Where is Physics Headed (and How Soon Do We Get There)?
The future belongs to those who prepare for it, as scientists who petition federal agencies like NASA and the Department of Energy for research funds know all too well. The price of big-ticket instruments like a space telescope or particle accelerator can be as high as $10 billion.
And so this past June, the physics community began to consider what they want to do next, and why.
That is the mandate of a committee appointed by the National Academy of Sciences, called Elementary Particle Physics: Progress and Promise. Sharing the chairmanship are two prominent scientists: Maria Spiropulu, Shang-Yi Chen Professor of Physics at the California Institute of Technology, and the cosmologist Michael Turner, an emeritus professor at the University of Chicago, the former assistant director of the National Science Foundation and former president of the American Physical Society.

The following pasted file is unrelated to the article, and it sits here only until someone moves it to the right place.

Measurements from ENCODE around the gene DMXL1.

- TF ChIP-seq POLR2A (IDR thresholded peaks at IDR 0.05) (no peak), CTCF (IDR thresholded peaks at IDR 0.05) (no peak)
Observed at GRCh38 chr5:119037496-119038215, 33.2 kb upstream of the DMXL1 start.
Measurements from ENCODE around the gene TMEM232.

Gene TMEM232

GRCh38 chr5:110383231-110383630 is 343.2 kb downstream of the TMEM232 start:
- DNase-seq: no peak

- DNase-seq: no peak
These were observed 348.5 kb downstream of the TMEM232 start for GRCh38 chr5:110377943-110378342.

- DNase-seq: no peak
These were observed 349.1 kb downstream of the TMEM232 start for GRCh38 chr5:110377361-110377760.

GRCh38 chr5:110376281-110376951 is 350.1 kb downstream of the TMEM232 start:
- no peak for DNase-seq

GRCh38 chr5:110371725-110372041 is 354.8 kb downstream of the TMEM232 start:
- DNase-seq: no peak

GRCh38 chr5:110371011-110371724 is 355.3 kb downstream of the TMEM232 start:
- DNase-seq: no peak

In the 1980s, Dr. Turner was among the scientists who began using the tools of particle physics to study the Big Bang and the evolution of the universe, and the universe to learn about particle physics. Dr. Spiropulu, born in Greece, was on the team in 2012 that discovered the long-sought Higgs boson at the European Organization for Nuclear Research, known as CERN; she now uses quantum computers to investigate the properties of wormholes. The committees report is scheduled for release in June 2024.
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